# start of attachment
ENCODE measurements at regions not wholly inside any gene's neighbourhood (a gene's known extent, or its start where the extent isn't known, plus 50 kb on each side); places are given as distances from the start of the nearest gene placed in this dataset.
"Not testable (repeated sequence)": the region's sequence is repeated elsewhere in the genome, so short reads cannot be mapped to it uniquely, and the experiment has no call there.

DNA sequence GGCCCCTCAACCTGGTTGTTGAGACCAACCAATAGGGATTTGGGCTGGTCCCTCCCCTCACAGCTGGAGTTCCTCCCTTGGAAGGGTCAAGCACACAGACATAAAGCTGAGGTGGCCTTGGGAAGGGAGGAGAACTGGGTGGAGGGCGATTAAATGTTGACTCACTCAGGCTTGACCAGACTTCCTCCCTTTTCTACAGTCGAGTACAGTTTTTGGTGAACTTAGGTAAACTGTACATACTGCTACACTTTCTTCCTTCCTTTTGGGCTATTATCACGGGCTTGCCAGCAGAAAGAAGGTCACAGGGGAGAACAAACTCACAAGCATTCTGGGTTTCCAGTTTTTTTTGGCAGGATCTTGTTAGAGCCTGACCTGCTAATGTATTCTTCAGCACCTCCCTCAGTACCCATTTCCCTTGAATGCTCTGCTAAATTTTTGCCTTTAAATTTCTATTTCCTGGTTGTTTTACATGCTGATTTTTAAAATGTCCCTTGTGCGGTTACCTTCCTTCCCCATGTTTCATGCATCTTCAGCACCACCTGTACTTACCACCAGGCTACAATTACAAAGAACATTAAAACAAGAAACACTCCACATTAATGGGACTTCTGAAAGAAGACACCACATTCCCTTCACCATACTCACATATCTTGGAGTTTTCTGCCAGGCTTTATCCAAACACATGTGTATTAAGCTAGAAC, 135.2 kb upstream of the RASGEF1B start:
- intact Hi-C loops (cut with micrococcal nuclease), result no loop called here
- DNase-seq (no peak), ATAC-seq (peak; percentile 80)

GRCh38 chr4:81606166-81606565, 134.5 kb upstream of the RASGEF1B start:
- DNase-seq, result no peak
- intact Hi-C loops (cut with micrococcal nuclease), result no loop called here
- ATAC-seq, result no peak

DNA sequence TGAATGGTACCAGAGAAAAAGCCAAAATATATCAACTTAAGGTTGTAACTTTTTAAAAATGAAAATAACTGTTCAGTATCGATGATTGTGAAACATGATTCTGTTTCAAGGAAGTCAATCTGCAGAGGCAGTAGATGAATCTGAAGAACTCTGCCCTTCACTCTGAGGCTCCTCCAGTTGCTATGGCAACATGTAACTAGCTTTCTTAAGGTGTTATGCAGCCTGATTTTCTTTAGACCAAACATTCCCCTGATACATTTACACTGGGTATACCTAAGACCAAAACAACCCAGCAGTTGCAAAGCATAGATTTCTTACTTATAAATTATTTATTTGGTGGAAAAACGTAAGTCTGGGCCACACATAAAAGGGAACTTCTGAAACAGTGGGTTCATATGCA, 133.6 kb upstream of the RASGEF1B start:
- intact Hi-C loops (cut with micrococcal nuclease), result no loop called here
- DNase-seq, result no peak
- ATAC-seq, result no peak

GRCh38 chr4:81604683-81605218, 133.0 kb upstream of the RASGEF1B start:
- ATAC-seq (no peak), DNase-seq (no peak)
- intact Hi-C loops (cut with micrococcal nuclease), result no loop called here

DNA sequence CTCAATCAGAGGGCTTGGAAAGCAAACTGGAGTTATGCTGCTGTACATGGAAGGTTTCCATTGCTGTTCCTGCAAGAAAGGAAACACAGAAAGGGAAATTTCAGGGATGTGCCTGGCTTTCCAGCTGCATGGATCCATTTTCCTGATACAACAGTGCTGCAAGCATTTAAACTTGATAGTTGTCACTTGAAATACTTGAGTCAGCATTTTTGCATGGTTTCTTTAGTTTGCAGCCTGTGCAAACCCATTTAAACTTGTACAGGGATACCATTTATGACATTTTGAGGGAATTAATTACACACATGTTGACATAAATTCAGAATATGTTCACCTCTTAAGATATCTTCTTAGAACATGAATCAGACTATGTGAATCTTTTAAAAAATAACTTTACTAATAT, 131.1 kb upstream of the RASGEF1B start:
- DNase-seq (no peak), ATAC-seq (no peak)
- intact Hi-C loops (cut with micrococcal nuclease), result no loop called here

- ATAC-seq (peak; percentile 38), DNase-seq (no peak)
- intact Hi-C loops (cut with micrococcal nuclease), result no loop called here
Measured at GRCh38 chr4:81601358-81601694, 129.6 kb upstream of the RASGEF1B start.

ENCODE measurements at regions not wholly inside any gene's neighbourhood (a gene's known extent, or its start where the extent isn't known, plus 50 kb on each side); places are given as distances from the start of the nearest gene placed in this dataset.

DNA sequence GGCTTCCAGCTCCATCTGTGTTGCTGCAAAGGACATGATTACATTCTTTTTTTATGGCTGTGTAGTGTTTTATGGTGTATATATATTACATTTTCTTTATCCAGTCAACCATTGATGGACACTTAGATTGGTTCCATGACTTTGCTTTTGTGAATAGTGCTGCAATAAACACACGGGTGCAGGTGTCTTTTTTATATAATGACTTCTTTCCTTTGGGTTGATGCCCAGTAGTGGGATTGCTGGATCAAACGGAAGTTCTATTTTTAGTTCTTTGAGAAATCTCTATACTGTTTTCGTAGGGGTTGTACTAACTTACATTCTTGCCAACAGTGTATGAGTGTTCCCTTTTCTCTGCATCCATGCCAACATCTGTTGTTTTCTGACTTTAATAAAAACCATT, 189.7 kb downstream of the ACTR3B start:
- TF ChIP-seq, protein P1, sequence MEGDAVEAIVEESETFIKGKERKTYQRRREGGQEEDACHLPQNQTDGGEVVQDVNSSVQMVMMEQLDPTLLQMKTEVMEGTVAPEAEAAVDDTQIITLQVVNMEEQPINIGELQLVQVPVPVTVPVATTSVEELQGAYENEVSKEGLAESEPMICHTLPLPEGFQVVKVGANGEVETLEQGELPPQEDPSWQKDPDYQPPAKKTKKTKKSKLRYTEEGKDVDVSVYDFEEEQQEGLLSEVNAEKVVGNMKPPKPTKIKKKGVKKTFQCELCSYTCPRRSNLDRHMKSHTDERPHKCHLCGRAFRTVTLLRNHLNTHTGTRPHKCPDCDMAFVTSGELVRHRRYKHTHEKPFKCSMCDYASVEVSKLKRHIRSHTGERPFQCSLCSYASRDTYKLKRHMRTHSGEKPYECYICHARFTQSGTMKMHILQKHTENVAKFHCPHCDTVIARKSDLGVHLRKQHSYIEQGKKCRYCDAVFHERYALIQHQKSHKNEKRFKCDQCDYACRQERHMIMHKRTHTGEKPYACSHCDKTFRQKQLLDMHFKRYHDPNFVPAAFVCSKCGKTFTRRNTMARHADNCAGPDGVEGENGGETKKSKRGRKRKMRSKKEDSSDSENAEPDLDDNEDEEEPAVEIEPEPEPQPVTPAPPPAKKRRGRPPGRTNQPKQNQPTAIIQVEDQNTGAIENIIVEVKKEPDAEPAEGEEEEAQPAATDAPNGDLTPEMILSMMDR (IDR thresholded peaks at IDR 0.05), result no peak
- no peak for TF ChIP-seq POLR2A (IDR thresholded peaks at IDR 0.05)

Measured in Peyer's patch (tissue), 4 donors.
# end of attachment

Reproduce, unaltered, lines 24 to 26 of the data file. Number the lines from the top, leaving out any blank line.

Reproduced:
DNA sequence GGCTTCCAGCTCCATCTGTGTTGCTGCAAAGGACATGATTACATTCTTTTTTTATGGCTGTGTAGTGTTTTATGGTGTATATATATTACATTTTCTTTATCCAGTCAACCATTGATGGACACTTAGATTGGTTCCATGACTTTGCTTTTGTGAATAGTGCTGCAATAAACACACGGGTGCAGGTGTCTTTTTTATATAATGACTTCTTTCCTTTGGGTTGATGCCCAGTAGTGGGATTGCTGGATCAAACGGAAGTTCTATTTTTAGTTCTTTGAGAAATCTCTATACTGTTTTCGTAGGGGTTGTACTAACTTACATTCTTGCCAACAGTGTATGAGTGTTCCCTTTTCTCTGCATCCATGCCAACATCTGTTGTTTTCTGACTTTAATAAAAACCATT, 189.7 kb downstream of the ACTR3B start:
- TF ChIP-seq, protein P1, sequence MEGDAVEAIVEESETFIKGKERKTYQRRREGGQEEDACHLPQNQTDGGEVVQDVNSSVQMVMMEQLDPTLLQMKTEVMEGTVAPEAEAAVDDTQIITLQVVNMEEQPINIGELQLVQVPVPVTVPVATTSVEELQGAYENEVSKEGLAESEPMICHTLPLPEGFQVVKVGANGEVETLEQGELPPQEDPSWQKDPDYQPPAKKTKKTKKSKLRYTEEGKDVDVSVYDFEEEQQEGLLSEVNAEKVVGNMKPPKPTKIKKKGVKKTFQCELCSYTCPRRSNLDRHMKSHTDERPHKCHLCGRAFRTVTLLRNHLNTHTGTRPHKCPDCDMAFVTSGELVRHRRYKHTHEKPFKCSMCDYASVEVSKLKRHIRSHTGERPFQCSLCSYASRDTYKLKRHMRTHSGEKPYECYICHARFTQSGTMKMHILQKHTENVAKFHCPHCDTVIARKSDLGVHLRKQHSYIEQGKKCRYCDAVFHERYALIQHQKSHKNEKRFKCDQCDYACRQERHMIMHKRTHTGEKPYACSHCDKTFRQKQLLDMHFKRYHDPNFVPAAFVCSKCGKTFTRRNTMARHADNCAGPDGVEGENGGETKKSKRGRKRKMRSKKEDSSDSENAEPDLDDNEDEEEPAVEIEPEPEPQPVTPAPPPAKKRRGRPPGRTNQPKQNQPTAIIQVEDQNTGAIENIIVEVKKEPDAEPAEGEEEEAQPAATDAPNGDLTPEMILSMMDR (IDR thresholded peaks at IDR 0.05), result no peak
- no peak for TF ChIP-seq POLR2A (IDR thresholded peaks at IDR 0.05)